Just as Asuna’s mom in the above screenshot was getting teary-eyed, I was too, while watching Gakkou Gurashi‘s last episode. I was also crying at how often my website was getting repeatedly injected with weird files and code. I’m no expert in website security, nor did I even take any sort of training for it. The best I can do is download security plug-ins to my WP installation in hopes of keeping that shit at bay. For now, that stuff has been cleared out.
I’d like to get out of the way that Kurumi is best girl. It was heart-wrenching for me to see her thrash around on that couch while a white sheet covered her. Even more sad when Yuuri had flashbacks to the time Kurumi asked Yuuri that should she get infected, to kill her and make it quick. Poor girl couldn’t go through it. I probably couldn’t either. Oddly enough my suspension of disbelief remained active throughout the episode. Normally, if a main character in a zombie apocalypse themed show gets infected, one could always depend on plot armor to get them through. Yes, Kurumi does survive. But for some reason, I wasn’t irritated at all when they discovered that medicine existed. I suppose the concept of the school being fully prepared for an outbreak also had me expecting the solution would be either a suppressant or cure.
A lot of people were already questioning the school being equipped with solar arrays and a water filtration system. But hey, some were also thinking, “Oh, that’s just a Japanese school.”
Gakkou Gurashi was highly entertaining to me. Yes, it did utilize the modern technique of moe girls plus whatever. I have already adapted my tastes. If I were stuck in the 80s and 90s, I would have loathed today’s anime.
Yes, I had that screenscap of Asuna’s mom for a long time and had no reason to use it until now, other than realizing that sometimes I get dacryphilia from anime girls.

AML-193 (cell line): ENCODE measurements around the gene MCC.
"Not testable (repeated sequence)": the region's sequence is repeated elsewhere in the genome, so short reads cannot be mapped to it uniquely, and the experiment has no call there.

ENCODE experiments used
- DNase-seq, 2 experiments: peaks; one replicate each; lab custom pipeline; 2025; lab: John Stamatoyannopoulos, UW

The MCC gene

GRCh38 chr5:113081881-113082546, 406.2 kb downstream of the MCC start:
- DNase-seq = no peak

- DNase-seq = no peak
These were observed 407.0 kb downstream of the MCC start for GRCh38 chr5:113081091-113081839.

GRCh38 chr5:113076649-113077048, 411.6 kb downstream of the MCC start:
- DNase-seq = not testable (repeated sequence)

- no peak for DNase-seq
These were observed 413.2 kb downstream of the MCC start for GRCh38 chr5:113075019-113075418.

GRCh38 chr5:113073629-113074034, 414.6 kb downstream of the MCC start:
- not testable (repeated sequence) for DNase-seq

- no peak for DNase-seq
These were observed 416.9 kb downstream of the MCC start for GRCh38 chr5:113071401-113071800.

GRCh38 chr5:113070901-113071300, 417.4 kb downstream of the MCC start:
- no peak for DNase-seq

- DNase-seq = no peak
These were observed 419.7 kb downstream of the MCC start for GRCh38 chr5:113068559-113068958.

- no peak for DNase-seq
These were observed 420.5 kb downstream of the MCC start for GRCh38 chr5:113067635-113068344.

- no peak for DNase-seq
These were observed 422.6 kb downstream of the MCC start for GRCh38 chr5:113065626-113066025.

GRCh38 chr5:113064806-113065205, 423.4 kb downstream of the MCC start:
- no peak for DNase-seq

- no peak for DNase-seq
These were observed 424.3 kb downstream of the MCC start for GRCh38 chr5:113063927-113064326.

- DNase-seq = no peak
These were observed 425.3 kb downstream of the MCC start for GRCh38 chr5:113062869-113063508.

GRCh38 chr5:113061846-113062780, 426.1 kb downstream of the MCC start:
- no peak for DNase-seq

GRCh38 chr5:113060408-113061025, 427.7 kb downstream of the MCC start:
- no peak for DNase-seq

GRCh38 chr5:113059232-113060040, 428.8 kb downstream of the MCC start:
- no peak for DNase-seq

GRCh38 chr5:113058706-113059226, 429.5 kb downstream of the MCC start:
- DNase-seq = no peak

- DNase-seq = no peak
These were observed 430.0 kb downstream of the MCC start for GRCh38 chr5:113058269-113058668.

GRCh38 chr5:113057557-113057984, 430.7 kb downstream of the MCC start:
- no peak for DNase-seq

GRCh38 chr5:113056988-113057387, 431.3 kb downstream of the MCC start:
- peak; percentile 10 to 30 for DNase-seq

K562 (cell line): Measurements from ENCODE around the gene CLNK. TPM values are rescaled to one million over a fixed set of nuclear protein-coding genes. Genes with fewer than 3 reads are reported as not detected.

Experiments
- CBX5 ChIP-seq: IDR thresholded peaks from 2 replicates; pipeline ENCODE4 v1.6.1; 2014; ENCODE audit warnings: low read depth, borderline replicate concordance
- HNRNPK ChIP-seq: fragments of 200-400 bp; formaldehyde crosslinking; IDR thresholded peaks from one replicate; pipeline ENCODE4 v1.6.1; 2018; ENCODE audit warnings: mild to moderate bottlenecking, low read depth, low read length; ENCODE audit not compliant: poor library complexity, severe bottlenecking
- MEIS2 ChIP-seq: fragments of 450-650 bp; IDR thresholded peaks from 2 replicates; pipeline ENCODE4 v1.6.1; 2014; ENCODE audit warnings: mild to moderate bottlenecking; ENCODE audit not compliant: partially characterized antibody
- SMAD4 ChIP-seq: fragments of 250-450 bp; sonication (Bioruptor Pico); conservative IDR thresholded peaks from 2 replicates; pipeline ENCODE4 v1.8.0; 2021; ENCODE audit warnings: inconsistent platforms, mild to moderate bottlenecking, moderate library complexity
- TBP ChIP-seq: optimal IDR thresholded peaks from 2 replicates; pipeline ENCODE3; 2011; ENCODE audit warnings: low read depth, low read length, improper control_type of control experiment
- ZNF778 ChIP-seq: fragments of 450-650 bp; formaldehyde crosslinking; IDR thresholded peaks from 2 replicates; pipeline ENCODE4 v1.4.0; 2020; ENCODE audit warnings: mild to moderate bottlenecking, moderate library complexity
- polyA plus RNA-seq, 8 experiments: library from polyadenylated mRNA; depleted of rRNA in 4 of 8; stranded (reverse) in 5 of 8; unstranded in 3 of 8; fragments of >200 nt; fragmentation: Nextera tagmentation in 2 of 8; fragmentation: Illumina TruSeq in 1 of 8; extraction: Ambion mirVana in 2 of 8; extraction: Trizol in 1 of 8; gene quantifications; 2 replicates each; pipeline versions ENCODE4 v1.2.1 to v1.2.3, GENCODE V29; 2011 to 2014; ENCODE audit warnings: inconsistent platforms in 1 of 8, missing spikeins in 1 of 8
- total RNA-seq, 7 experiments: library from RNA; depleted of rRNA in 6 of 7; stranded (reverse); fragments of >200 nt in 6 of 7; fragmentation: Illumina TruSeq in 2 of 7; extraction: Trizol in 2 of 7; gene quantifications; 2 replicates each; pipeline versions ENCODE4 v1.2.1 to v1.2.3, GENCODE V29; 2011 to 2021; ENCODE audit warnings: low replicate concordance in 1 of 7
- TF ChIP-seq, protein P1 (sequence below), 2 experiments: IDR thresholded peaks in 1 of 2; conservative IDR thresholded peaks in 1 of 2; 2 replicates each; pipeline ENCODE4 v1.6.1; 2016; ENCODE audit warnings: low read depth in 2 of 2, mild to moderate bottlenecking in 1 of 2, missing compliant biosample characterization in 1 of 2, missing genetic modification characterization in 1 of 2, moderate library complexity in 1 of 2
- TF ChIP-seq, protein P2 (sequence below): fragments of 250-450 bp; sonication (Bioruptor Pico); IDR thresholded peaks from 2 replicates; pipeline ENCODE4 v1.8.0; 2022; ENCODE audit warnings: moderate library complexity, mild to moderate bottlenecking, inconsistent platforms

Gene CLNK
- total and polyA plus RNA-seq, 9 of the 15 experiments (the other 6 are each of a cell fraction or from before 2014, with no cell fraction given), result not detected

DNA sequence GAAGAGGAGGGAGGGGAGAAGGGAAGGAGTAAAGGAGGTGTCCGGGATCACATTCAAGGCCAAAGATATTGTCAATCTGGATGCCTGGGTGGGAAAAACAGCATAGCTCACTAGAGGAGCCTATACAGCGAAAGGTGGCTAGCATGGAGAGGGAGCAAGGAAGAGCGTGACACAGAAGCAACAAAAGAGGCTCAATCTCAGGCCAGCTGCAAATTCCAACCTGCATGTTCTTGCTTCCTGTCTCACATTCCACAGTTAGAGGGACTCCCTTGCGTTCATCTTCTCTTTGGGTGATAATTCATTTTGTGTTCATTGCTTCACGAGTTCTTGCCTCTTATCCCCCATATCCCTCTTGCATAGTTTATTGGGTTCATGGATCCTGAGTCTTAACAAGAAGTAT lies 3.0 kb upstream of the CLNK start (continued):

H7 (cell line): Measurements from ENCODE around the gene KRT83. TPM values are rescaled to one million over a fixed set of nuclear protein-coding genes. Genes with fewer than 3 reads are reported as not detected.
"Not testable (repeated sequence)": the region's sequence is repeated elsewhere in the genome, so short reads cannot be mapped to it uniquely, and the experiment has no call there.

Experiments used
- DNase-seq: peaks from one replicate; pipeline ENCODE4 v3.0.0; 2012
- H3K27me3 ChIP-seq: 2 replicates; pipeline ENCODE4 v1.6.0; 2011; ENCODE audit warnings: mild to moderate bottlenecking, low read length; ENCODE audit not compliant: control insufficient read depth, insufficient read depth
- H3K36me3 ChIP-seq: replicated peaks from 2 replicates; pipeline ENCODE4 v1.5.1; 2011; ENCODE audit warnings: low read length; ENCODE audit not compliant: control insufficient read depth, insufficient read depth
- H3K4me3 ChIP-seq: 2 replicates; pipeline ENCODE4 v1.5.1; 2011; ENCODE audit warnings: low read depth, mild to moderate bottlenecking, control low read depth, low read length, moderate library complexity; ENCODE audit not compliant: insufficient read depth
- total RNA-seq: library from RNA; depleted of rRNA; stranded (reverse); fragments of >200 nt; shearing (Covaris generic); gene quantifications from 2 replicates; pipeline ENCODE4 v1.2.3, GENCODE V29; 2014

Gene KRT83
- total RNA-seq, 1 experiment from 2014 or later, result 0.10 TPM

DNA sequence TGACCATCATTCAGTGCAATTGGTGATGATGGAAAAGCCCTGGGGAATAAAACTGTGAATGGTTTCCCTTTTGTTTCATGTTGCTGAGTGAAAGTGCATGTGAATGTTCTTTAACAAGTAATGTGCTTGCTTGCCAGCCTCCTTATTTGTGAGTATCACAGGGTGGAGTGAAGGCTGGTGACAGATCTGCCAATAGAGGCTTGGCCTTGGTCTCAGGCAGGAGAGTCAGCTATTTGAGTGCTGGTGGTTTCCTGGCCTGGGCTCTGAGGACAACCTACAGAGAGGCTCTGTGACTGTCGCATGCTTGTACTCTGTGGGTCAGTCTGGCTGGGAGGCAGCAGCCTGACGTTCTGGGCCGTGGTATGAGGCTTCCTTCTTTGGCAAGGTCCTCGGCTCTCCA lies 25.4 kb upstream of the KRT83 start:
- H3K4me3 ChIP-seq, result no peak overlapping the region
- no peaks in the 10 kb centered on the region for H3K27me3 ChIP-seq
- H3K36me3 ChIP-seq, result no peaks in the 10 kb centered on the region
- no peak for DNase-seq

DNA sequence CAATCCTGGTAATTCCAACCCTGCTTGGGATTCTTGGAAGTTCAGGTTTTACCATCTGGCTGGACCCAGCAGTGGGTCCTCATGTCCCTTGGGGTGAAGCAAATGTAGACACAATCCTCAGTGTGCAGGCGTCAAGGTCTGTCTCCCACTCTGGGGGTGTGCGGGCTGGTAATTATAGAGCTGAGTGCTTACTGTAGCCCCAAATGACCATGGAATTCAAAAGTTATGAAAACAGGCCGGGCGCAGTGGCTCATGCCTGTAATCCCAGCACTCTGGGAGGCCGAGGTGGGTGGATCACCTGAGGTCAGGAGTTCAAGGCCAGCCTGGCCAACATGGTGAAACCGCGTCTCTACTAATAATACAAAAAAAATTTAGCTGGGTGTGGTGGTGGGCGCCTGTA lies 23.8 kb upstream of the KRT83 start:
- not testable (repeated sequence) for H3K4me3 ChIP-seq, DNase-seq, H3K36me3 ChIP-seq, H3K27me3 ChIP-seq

I’m finding it hard to believe that this is the one anime that makes me visit TokyoToshokan repeatedly until I see it uploaded, which I then fervently download it like an east Indian rat plague that eats farmers’ crops every 48 years and causes a general crop famine because they exponentially reproduce until the bamboo forest doesn’t provide enough food. [link to what the heck i’m talking firstname.lastname@example.org]
… Was that analogy too over the top? Plus it’s every 48 years, so that’s actually kind of infrequent. Let’s just say I was hitting F5 until my lovely animu was funneling through my tubes.
Aside from that, episode 6 gave me a healthy dose of Satomi Satou sweet voice in the form of Manami. There was also a zombie in this episode. Even this anime has its fair share of “Let’s put zombies in it to make it better”. It does end on a rather heart-warming note. I’m feeling kind of wary now that I’m seeing the pace of story progression however. If this is the kind of episode I’m getting half-way through the series, what are the rest supposed to be? A little bit of hint dropping happened, but it’s mostly just Kirino emitting dangerous levels of HNNG inducing radiation.
moentgen radiation anomaly spikes during Kirino scenes
radiation generation from Manami
Didn’t suck, but didn’t do anything significant.
An interesting post by omo about the usage of the phrase ‘slice-of-life’ sparked a small chain of responses. So we did it the way we can, with our podcast. It’s not a breakthrough in thought exercise, but we’re happy enough to hopefully inform people about the rather ambiguous slice-of-life phrase we tag onto anime. If anything, we manage to add more criteria which lets one be more accurate when pinning an anime as slice-of-life.
And the image above is nekomimi mold. Of all the images I could have used, we went with an idea from the podcast. I’m too lazy to color it the proper cheese-yellow color, so you’ll just have to make do with a bad sketch.